• Regularity of use. Like all good habit-building, consistency of looking at data and metrics is the only way to build intuition around what is expected, what is unexpected, and what are the right questions to ask of data. Analysts can help dig into trends, but some trends are worth digging into and many just aren’t. If business owners are looking at data regularly, it’s much more likely that your analysts will be optimally allocating their deep dives.
Example: You see an increase in active users +4% this week. Is that good? Is that bad? A slowdown from what is normally-expected growth? Did we launch something new this week, so actually we anticipate something higher than the normal week over week rate?
An analyst can help dig into various comparisons to help business owners contextualize the rates, and should. Analysts can look at how this rate compares year over year, they can deep dive into the composition of these new teams and where they came from. But maybe 4% is in line with what you, the business owner expected. It is lower than usual but we haven’t launched anything new and we’re in a slower holiday period. That’s really the intuition that you want business owners and analysts alike to build. You don’t want to burn cycles digging into something that won’t necessarily move the business forward, or change what we decide to do.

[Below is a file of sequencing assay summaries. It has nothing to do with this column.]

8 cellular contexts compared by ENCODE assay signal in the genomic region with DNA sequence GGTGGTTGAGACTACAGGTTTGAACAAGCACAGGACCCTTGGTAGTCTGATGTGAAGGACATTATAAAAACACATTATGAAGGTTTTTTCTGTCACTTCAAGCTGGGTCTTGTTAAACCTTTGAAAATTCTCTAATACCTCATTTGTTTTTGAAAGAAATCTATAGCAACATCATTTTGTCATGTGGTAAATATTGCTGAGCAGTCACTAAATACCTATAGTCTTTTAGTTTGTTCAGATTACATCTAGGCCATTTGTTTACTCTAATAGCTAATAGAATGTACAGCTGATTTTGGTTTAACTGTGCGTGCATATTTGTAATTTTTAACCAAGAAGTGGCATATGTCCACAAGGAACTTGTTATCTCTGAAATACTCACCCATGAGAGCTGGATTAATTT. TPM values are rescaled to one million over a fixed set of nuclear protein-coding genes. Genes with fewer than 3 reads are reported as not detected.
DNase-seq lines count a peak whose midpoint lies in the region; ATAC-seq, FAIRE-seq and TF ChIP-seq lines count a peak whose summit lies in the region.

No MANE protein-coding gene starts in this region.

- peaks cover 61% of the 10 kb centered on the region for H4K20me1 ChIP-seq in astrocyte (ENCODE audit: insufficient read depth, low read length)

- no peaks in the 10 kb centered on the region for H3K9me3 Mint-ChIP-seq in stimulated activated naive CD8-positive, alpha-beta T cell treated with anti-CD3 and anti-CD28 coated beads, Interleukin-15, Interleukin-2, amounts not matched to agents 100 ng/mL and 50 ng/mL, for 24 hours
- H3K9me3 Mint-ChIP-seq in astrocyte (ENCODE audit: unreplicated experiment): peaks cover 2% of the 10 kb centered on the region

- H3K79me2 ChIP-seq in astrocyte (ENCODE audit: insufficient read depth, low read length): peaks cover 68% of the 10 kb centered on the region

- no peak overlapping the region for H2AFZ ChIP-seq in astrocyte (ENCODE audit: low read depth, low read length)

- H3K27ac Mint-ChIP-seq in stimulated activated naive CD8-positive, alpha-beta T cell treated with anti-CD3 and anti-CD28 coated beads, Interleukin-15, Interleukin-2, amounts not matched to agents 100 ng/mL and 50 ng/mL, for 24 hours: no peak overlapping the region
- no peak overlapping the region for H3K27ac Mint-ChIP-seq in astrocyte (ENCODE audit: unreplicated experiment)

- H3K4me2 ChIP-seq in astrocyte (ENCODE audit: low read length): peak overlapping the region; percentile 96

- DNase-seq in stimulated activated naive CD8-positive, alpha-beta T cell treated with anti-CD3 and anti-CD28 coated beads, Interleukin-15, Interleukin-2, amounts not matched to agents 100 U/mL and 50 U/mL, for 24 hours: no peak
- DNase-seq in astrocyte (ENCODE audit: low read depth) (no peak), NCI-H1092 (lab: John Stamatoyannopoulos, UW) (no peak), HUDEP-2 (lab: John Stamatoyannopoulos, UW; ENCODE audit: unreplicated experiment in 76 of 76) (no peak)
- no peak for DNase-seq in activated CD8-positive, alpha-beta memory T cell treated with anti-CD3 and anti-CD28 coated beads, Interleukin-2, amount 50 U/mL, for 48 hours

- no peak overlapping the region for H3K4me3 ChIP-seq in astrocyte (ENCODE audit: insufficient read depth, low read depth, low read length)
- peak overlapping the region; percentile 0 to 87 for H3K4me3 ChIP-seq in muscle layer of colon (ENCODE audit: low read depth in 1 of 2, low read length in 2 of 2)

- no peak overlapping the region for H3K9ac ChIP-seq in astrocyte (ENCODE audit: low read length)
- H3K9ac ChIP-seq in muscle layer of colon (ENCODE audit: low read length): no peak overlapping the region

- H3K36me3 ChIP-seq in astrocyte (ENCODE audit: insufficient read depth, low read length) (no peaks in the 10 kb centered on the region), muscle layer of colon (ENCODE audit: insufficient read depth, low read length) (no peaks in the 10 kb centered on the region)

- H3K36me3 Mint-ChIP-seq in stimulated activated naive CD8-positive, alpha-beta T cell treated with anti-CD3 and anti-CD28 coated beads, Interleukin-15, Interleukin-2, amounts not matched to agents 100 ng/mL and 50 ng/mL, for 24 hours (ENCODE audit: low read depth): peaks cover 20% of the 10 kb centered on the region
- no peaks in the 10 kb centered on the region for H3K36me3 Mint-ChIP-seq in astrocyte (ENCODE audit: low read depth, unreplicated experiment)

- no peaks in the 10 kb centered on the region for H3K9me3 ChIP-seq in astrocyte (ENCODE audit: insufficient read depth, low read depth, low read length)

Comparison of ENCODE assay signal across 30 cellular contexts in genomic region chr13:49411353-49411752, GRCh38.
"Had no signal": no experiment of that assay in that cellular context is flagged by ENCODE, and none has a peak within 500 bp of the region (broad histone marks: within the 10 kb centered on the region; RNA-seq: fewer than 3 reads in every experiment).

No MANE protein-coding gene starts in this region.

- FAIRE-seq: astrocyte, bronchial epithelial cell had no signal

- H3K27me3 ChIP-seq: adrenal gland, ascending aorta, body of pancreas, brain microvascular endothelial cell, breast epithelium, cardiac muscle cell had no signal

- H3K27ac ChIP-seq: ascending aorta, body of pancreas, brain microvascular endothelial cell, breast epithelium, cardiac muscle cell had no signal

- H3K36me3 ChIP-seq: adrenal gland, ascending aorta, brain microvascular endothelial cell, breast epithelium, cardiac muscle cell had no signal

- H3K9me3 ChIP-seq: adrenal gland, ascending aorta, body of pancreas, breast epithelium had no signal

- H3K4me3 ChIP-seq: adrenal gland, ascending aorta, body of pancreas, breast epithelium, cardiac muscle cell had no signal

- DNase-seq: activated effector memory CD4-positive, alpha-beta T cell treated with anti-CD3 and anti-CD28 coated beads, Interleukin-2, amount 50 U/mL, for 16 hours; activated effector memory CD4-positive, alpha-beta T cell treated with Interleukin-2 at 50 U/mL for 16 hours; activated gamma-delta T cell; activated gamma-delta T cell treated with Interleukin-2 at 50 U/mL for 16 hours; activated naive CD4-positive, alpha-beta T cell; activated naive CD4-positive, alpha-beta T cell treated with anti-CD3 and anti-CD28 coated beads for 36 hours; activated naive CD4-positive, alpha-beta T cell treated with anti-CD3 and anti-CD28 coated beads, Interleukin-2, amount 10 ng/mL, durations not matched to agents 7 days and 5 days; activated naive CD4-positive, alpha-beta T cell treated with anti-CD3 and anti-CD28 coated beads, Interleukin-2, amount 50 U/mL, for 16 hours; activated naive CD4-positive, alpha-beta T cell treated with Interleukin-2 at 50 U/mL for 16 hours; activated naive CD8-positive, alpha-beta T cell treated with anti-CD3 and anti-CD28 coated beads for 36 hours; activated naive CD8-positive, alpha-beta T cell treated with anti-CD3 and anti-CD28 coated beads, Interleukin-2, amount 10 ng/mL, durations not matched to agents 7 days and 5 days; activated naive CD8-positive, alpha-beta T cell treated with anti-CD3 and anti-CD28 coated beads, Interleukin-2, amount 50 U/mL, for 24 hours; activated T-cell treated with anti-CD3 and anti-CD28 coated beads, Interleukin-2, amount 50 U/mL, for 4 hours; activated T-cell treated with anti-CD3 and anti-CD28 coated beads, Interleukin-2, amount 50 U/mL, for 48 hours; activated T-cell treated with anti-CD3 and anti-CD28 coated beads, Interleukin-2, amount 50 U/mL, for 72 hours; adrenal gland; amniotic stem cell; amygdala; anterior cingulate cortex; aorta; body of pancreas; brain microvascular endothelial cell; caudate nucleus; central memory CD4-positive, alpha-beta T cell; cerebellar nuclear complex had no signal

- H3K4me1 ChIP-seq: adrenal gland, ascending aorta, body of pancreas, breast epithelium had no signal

• Discoverability and data exploration. Data exploration is different from accessing dashboards, and I want to call that out here. Dashboards are created with a concrete set of requirements, usually reporting some view of the metric or world at specific levels of granularity on a regular basis. Data exploration is the ability to investigate metrics across a variety of cohorts and/or correlated metrics to identify trends or opportunities that are not immediately obvious in the fixed dashboard view. Think about this as being able to pivot and filter the data, to ask questions of the dataset beyond the high-level performance or monitoring. See a spike in active users? Great! Maybe we need to explore whether that’s consistent across all countries or isolated in the UK. Did we launch a UK specific campaign that week? Did the Sales team have a killer deal that closed that week?